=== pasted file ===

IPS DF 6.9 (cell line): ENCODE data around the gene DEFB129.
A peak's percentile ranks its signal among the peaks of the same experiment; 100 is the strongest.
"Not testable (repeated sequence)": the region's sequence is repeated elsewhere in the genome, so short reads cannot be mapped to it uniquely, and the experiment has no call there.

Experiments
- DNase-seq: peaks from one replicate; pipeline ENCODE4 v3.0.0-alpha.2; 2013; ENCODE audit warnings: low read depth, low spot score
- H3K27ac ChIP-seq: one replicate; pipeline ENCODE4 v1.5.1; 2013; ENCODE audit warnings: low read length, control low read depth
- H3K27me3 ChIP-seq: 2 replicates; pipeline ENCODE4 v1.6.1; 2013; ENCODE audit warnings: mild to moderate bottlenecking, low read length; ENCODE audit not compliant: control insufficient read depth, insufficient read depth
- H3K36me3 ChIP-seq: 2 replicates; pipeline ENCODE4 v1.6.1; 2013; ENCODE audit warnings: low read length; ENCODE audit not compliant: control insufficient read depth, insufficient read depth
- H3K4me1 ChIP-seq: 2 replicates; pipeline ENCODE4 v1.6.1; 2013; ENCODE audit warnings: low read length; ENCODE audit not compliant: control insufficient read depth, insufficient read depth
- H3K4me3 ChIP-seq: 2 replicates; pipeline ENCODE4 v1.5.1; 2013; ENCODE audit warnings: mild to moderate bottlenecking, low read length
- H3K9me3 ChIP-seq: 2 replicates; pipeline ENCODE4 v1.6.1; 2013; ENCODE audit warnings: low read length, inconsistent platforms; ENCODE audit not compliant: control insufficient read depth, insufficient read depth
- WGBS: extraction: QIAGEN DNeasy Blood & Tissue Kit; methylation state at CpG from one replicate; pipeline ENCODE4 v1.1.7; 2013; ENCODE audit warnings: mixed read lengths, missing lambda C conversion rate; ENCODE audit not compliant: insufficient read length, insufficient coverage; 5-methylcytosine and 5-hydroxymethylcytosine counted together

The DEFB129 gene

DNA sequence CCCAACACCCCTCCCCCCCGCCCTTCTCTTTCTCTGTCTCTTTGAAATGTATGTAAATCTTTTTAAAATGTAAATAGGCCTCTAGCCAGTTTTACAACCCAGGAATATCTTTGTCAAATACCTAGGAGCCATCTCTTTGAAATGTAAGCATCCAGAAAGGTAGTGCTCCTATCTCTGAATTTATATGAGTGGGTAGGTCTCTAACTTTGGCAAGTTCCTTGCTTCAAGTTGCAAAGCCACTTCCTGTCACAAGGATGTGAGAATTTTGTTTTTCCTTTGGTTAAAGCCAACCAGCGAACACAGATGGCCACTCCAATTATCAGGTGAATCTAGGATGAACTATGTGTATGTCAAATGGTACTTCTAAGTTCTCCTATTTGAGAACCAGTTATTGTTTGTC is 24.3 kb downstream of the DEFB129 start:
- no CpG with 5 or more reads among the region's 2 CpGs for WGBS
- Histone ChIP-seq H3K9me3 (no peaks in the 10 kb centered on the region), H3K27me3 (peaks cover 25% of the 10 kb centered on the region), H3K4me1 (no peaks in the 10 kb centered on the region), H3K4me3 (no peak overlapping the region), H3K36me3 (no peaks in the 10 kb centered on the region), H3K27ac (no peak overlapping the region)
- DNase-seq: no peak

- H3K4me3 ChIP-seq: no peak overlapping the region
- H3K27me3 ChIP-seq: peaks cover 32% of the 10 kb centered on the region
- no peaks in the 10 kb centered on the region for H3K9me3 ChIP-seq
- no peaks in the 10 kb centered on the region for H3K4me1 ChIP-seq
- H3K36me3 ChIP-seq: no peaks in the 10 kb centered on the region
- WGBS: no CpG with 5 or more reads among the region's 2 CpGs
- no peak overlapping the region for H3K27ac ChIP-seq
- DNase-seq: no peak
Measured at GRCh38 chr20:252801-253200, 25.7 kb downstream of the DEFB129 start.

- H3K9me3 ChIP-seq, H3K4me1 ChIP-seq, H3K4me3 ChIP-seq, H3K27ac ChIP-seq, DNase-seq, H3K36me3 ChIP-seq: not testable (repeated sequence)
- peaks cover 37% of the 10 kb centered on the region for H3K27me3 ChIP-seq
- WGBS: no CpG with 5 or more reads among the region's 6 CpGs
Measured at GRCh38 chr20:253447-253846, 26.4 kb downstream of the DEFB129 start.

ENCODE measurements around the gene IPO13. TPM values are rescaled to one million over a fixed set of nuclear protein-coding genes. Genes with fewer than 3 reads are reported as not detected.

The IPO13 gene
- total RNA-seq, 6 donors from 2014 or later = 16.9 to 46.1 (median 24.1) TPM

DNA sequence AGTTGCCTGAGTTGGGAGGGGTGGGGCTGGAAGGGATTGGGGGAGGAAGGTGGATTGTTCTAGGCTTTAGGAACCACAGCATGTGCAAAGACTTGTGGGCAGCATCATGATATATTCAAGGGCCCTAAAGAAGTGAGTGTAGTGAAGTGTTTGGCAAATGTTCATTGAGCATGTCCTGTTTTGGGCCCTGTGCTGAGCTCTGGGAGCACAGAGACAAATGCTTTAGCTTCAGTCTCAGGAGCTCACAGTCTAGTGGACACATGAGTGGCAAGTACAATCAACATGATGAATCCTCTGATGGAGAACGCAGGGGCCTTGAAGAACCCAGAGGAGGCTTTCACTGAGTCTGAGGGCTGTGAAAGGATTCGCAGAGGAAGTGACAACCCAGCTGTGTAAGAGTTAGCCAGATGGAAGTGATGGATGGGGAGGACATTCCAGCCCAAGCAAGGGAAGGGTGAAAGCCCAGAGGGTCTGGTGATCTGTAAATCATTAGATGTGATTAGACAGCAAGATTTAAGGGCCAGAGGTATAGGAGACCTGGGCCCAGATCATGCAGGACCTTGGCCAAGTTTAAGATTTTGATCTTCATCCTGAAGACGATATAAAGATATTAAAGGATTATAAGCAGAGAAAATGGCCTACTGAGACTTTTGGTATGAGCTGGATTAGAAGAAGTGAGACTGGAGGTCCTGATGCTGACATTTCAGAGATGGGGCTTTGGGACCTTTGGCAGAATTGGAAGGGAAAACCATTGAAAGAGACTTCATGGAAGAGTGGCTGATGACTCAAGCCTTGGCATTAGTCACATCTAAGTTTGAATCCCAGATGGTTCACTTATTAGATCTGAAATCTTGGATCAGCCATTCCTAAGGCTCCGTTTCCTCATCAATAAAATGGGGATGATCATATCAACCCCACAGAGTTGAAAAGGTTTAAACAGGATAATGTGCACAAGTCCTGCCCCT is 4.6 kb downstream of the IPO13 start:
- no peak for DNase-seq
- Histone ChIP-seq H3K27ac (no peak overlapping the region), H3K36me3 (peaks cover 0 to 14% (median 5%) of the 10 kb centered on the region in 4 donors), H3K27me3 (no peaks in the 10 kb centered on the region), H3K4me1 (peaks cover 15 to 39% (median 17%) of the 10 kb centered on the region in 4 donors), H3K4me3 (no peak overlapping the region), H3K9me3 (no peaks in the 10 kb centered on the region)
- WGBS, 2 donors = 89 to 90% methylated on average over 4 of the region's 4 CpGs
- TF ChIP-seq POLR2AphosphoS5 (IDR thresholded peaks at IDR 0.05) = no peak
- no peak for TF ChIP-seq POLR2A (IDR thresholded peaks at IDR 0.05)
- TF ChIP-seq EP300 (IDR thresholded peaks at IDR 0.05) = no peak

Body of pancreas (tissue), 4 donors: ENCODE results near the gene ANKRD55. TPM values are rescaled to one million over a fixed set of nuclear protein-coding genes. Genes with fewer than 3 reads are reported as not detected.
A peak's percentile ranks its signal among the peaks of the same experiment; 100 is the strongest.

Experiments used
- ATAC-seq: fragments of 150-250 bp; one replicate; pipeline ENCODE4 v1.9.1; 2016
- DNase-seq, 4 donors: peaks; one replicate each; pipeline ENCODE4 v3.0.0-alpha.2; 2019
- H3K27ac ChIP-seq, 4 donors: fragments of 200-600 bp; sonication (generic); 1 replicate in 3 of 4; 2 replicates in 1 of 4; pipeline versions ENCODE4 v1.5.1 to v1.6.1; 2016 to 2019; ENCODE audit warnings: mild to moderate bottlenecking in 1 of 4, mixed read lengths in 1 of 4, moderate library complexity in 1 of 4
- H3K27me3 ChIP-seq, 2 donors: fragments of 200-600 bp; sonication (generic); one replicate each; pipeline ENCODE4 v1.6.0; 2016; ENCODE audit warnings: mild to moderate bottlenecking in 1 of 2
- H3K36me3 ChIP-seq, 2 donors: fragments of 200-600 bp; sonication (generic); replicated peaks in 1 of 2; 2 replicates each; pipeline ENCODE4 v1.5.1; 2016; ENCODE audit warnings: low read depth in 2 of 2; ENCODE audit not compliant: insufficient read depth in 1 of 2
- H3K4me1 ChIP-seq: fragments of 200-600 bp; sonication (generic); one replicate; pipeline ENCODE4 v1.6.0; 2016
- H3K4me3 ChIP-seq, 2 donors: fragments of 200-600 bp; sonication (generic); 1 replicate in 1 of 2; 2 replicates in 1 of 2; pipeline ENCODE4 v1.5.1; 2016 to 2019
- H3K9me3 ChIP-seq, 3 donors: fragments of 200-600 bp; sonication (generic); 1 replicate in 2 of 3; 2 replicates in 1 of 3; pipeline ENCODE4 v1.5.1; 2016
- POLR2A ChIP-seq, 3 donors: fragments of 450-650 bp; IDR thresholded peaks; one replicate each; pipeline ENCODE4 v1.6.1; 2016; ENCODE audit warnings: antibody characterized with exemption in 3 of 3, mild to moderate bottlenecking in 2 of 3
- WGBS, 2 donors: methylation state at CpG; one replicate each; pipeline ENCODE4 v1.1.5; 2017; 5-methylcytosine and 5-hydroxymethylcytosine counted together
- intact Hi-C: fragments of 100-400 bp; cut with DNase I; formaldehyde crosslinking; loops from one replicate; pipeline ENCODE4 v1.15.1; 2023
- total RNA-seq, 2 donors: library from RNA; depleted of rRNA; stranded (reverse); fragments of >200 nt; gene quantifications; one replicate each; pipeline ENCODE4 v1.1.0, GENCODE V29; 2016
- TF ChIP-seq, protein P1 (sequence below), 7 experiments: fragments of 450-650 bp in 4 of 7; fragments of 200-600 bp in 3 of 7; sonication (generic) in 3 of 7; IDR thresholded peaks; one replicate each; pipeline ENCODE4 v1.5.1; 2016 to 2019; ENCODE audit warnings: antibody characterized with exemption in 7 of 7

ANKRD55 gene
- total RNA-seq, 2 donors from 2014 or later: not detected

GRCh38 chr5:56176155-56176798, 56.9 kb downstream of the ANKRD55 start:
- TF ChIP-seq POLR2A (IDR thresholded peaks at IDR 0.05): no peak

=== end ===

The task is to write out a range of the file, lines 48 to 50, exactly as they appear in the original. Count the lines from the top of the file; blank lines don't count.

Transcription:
- H3K36me3 ChIP-seq, 2 donors: fragments of 200-600 bp; sonication (generic); replicated peaks in 1 of 2; 2 replicates each; pipeline ENCODE4 v1.5.1; 2016; ENCODE audit warnings: low read depth in 2 of 2; ENCODE audit not compliant: insufficient read depth in 1 of 2
- H3K4me1 ChIP-seq: fragments of 200-600 bp; sonication (generic); one replicate; pipeline ENCODE4 v1.6.0; 2016
- H3K4me3 ChIP-seq, 2 donors: fragments of 200-600 bp; sonication (generic); 1 replicate in 1 of 2; 2 replicates in 1 of 2; pipeline ENCODE4 v1.5.1; 2016 to 2019